A recent post on Autism Vox, titled, Parents against Parents…, brings to light a very disturbing situation in the Cherry Hill, NJ public school system. From reading through the numerous comments, it is apparent that this is truly hot button issue. I hope you’ll give it a read and share your thoughts.
I suppose I should be happy that my son is in a special needs school in our district and that the issue of 1:1 paraprofessional support in the general education setting is not on our radar screen; it may be at some point in the future but not for a few years.
Meanwhile, I have actually had some pretty good experiences with our school; that’s not something I expected to ever say just a short while ago. The principal of Nik’s school retired at the end of March, though he really stopped being fully engaged much sooner than that. The current acting principal is also the case manager. She’s stepped into the job with great gusto and enthusiasm and a wealth of experience and perspective that is sorely needed right now. She is putting a lot of focus on parent involvement —not something her predecessor did well, and she is really taking a hard look at how the school communicates with parents/care-givers. She’s also very clued in to assistive technology in a way that the old principal was not.
I recently had the opportunity to participate in the interview process for the new principal. There were some great candidates, the current acting principal among them. I am not at liberty to give any details yet (I signed a confidentiality agreement) but hope the school board will make its choice at their June meeting; the intent is to have someone on board July 1. I came away from the interviews feeling very hopeful.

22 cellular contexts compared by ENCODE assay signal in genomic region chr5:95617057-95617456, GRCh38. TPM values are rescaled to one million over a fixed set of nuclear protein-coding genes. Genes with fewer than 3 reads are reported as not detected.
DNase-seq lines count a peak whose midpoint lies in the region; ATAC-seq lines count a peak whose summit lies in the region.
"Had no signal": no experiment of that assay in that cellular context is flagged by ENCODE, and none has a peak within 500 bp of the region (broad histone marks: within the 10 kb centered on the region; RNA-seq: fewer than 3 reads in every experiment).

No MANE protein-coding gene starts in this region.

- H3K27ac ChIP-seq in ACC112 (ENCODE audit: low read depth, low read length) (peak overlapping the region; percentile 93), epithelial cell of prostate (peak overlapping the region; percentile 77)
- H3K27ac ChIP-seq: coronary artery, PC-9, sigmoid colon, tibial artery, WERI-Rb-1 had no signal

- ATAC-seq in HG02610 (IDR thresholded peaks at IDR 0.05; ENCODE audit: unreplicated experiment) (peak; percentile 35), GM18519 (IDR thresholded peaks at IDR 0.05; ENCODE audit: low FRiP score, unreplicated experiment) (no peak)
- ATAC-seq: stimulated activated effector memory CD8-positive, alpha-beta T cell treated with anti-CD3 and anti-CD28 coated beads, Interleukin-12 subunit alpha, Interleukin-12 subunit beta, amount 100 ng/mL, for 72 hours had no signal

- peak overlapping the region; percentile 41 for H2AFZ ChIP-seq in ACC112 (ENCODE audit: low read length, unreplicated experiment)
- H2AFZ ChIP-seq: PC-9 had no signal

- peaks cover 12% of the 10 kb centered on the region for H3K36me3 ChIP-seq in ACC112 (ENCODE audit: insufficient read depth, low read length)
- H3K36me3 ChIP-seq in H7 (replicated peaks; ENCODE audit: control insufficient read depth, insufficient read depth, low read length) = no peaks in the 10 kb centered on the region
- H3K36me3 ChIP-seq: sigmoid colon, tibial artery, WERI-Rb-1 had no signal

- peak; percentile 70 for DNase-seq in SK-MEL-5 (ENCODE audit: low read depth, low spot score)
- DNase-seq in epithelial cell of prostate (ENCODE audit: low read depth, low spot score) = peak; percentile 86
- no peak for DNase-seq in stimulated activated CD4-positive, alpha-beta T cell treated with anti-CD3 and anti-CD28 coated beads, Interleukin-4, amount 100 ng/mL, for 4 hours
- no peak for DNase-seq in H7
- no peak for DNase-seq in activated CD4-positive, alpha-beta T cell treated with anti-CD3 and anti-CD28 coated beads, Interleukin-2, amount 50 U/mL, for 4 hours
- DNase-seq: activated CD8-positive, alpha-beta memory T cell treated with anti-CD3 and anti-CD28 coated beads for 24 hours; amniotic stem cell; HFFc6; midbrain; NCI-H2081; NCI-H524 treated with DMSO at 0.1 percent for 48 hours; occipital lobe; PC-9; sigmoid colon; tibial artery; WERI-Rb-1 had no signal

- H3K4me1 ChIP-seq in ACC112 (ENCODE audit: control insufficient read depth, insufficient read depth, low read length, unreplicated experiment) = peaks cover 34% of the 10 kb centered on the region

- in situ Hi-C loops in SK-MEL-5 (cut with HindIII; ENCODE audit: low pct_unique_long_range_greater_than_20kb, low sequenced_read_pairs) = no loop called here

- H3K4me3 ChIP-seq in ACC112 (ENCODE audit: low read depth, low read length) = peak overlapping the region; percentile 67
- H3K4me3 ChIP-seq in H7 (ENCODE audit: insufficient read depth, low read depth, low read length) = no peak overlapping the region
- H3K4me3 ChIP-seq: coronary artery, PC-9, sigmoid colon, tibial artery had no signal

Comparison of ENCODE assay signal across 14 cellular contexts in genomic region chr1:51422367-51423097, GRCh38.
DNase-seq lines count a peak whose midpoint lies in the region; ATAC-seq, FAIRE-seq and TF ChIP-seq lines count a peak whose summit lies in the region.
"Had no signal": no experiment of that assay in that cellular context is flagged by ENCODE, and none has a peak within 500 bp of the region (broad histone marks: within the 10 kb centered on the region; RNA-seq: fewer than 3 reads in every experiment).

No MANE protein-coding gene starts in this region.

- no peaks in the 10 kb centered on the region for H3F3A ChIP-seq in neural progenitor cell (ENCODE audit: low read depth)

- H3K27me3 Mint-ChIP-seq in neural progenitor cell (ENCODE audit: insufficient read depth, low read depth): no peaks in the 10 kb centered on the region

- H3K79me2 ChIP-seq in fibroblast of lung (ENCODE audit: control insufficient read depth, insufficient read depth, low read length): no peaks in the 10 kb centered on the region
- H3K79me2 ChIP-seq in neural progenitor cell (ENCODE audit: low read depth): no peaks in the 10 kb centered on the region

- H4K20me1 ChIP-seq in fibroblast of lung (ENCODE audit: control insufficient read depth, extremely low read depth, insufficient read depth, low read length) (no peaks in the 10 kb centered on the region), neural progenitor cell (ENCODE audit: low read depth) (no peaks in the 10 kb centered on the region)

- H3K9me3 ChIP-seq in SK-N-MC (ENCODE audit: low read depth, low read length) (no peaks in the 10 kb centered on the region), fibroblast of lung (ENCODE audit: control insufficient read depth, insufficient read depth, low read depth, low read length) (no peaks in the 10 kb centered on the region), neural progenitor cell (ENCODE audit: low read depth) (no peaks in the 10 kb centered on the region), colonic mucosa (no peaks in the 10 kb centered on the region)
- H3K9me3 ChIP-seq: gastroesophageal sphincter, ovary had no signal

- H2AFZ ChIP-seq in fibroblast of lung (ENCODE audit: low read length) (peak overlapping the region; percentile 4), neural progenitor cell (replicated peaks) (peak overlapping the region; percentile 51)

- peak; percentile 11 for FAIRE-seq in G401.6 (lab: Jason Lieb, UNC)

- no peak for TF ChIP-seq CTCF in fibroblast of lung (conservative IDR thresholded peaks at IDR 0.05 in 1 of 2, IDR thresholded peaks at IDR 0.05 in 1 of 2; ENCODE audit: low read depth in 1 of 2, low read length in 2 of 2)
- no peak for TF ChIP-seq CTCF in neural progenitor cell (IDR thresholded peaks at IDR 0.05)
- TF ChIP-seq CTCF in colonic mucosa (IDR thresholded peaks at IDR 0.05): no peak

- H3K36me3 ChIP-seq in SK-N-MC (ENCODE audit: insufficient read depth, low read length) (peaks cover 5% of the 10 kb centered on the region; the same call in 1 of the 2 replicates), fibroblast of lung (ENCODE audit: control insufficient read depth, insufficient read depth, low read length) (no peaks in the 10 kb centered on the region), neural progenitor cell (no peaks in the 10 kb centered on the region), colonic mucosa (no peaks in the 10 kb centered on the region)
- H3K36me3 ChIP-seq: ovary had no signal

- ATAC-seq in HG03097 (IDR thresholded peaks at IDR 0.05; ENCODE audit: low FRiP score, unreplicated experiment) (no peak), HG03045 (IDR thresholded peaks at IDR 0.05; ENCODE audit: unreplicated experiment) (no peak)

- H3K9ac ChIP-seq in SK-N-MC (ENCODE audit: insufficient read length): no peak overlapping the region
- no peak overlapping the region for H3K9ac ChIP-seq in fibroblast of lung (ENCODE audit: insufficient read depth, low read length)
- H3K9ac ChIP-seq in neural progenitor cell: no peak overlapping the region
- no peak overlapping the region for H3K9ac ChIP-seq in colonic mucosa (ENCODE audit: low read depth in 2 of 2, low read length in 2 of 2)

The candidates which were sent on to the next round of interviews (with the district super) are equally capable of infusing new life and broader perspective into the school and, I hope, in making it a more vital part of our district and our community. All of which I think would benefit not only our specific school but the community at large as well.
Meanwhile, I have also been asked to serve on the strategic planning committee for our school as well. It feels great to know that family voices do matter and that parental input is valued. I am lobbying hard to get some programs going at our school to bring in speakers sponsored by our state’s parent information training center and to make families feel more included and welcomed at school beyond just picking up and dropping off kids or attending IEP meetings! There are a lot of years of hard feelings which need to be overcome and I think it is going to have to come from the new families.
As Gandhi said, “You must be the change you wish to see in the world.”